1964 Universal Compax ref. 885103/01, this is a kind of reversed Nina Rindt “Evil Nina”, it had to feature these needles and chrono second hand with lume that I love. 36mm case, Valjoux 72 movement, the one with the withe dial and black sub dial is the original Nina Rindt.
From the mid-1940s until the late 1960s, the most beautiful timeless and iconic Chronographs were created. These watches still feel contemporary and fashionable today. The most notable changes occurred to the 60’s Compax, with the use of a water-resistant-type case with screw back cases, as opposed to the early models with snap on case backs. These water-resistant cases had round pushers (early models had square-shaped pushers).
The Valjoux 72 is a three register column wheel manual wind chronograph movement which traces its origins back to the 1930s. The V72 was used in the Daytona Paul Newman and many other high end watches, but also in some lesser known brands; expect to pay a premium price for watches with this rare and celebrated movement.
Alone, it is worth more them US$500, often used as spare parts for more expensive watches, and I go further, an unmarked Valjoux 72 can be signed and turned into a Rolex, Breitling, Heuer, Jaeger and others, so be careful with identification.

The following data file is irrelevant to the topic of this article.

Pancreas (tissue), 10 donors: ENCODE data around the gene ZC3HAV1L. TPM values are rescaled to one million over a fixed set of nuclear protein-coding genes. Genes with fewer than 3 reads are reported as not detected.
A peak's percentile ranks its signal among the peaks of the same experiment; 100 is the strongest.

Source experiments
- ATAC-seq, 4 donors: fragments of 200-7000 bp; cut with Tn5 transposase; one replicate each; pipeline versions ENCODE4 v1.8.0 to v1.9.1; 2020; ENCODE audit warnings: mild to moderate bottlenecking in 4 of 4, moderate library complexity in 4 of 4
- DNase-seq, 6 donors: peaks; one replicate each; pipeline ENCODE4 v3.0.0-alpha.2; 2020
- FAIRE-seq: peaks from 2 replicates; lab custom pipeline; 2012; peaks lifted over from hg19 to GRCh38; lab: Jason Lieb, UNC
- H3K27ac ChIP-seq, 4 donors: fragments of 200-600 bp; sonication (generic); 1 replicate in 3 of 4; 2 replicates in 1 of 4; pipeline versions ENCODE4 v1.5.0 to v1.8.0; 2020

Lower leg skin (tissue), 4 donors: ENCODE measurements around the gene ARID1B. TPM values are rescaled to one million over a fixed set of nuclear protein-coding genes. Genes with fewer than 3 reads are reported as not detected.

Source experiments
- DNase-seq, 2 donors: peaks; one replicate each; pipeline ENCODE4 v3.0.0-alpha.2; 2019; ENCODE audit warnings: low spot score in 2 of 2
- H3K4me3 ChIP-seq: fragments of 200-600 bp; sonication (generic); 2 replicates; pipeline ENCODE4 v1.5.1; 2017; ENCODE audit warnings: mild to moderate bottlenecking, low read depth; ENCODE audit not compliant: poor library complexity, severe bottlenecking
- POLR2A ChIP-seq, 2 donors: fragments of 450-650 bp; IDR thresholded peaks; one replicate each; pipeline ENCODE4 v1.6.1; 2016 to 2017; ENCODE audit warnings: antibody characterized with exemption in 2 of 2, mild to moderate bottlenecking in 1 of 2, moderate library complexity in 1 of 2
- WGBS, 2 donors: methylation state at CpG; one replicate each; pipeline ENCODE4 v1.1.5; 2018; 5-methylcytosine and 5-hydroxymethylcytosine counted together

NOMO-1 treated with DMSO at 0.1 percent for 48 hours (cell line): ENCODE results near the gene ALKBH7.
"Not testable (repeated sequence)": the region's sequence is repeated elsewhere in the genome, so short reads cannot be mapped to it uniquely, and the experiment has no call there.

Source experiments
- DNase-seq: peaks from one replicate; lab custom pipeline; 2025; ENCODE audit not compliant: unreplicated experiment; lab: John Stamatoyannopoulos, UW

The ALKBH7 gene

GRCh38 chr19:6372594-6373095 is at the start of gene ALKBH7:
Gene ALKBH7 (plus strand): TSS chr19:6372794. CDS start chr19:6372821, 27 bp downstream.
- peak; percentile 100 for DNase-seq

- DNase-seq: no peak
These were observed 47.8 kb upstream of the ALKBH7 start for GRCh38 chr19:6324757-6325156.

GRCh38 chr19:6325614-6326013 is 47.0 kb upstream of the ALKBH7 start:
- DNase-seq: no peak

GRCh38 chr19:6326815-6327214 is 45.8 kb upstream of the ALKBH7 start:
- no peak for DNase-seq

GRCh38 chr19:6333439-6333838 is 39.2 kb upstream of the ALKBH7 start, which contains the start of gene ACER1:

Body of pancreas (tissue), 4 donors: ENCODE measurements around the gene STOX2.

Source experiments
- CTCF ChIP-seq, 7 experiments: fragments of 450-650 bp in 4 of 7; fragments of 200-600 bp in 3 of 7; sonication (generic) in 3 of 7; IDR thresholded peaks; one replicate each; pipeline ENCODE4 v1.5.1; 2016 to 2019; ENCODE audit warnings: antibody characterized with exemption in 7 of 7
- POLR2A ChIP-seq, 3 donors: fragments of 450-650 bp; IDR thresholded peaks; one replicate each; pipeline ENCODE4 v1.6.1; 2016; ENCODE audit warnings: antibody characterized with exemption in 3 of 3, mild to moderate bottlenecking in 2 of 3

Founded in 1894 Universal watches are highly disputed among collectors especially for their classic chronographs.
Shortly before the beginning of World War II Universal seized an opportunity to create two wristwatch models: the Compur (in 1933) and the Aero-Compax (in 1936).
In 1941 Universal inaugurates a new ultra-modern production site, built within less than six months to make the new Aero-Compax chronometer for pilot’s along with other chronometer models, three years later the Universal Tri-Compax was introduced at Basel Watch Fair for the company’s 50th anniversary.
Universal also collaborated with the French fashion brand Hermes and designed a series of chronographs named Pour Hermes. Incidentally, Hermes was responsible for being the major sales hub for Universal in Europe until the 1950s. Twenty years later, the company was one of the few to introduce the quartz movement, which led to automatic watches.